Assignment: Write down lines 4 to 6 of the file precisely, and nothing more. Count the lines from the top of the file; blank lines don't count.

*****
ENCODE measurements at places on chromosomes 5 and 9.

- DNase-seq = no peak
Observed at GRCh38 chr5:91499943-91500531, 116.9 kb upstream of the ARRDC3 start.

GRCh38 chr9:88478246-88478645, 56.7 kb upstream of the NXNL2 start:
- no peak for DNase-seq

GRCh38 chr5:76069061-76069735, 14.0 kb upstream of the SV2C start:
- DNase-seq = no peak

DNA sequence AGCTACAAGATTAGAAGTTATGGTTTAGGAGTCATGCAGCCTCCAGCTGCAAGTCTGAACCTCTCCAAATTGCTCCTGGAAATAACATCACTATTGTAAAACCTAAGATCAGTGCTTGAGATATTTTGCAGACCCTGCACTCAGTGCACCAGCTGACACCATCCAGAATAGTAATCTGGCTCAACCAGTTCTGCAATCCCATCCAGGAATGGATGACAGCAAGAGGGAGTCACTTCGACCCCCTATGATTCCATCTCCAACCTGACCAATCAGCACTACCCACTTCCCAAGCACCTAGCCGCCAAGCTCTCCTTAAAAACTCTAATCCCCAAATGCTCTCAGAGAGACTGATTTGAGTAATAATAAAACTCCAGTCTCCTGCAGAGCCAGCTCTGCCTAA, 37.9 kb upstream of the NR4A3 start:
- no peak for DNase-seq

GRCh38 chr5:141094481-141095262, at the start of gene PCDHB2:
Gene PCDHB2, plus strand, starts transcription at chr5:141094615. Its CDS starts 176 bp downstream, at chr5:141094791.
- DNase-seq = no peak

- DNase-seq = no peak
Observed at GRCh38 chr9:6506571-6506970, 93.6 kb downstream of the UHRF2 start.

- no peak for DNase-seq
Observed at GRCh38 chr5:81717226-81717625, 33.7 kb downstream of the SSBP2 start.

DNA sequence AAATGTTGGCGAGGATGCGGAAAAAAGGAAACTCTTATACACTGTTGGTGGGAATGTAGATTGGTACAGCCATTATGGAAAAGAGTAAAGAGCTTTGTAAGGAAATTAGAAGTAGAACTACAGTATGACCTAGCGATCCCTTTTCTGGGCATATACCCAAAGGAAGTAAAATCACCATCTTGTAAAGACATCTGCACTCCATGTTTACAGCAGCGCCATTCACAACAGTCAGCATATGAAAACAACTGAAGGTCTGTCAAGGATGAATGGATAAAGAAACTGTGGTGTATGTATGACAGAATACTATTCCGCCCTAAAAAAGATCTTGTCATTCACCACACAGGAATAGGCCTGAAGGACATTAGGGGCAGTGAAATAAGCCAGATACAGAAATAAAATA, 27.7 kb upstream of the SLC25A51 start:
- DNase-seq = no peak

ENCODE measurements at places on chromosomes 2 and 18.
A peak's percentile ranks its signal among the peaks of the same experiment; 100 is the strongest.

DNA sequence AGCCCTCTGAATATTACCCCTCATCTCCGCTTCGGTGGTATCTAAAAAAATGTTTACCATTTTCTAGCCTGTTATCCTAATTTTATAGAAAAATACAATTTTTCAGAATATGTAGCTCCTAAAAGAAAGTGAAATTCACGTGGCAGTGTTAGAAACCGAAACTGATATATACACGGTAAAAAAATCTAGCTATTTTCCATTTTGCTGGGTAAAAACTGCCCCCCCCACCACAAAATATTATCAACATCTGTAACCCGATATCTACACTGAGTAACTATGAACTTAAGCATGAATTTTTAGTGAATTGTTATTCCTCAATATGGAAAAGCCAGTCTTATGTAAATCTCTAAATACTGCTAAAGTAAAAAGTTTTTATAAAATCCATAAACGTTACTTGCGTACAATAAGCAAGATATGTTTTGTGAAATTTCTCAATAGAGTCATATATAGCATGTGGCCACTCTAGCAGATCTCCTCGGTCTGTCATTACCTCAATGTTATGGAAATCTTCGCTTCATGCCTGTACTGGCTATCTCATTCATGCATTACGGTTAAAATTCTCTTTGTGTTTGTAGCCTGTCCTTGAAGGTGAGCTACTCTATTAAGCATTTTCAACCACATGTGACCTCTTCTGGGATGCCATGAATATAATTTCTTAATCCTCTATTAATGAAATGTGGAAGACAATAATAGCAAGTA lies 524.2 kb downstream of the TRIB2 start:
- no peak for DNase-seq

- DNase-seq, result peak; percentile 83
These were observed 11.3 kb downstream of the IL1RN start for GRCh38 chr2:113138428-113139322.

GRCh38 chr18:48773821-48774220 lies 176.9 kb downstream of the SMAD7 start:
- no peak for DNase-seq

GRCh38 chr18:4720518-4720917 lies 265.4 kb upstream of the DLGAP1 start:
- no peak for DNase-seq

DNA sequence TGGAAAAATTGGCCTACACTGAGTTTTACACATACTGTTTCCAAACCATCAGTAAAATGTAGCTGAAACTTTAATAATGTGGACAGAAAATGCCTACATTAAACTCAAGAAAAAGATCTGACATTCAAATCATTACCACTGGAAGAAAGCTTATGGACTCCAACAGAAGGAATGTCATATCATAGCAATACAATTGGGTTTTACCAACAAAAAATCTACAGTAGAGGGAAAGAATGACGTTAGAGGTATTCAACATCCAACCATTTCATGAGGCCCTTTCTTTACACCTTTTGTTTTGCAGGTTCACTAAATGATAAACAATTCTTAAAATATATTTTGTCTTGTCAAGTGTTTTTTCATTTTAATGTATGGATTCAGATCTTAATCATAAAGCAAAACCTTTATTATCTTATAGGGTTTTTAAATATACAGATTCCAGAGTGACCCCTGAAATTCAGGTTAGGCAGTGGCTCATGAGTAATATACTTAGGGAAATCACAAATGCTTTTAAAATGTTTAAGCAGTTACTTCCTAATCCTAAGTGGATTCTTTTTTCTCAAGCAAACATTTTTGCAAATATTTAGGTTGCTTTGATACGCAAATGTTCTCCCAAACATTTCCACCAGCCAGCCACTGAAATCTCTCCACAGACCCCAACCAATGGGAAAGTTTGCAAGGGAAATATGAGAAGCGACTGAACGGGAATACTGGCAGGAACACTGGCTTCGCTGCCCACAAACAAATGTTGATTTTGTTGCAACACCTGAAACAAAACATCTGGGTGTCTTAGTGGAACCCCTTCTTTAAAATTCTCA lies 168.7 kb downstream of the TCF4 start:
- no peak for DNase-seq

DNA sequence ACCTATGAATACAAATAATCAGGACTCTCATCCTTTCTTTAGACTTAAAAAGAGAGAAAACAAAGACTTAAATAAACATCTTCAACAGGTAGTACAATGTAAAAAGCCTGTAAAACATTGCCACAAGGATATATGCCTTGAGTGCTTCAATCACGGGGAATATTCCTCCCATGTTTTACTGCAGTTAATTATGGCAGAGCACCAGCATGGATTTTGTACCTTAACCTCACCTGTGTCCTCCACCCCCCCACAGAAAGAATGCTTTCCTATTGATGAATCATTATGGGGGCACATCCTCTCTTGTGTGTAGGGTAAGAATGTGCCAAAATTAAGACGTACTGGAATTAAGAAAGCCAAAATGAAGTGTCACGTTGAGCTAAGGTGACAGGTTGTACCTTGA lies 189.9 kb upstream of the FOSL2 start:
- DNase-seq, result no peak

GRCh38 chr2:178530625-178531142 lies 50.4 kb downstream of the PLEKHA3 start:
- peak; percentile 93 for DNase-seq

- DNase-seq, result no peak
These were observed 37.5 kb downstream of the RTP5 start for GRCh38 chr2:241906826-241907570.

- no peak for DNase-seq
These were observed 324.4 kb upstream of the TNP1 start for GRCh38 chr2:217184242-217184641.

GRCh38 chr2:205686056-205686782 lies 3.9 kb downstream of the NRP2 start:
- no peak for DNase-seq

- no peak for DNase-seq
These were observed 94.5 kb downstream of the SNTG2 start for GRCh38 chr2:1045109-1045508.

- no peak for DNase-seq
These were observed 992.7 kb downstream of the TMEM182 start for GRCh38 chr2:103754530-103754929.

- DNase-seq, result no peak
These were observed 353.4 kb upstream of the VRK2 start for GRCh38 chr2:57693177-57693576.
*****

GRCh38 chr9:88478246-88478645, 56.7 kb upstream of the NXNL2 start:
- no peak for DNase-seq

GRCh38 chr5:76069061-76069735, 14.0 kb upstream of the SV2C start: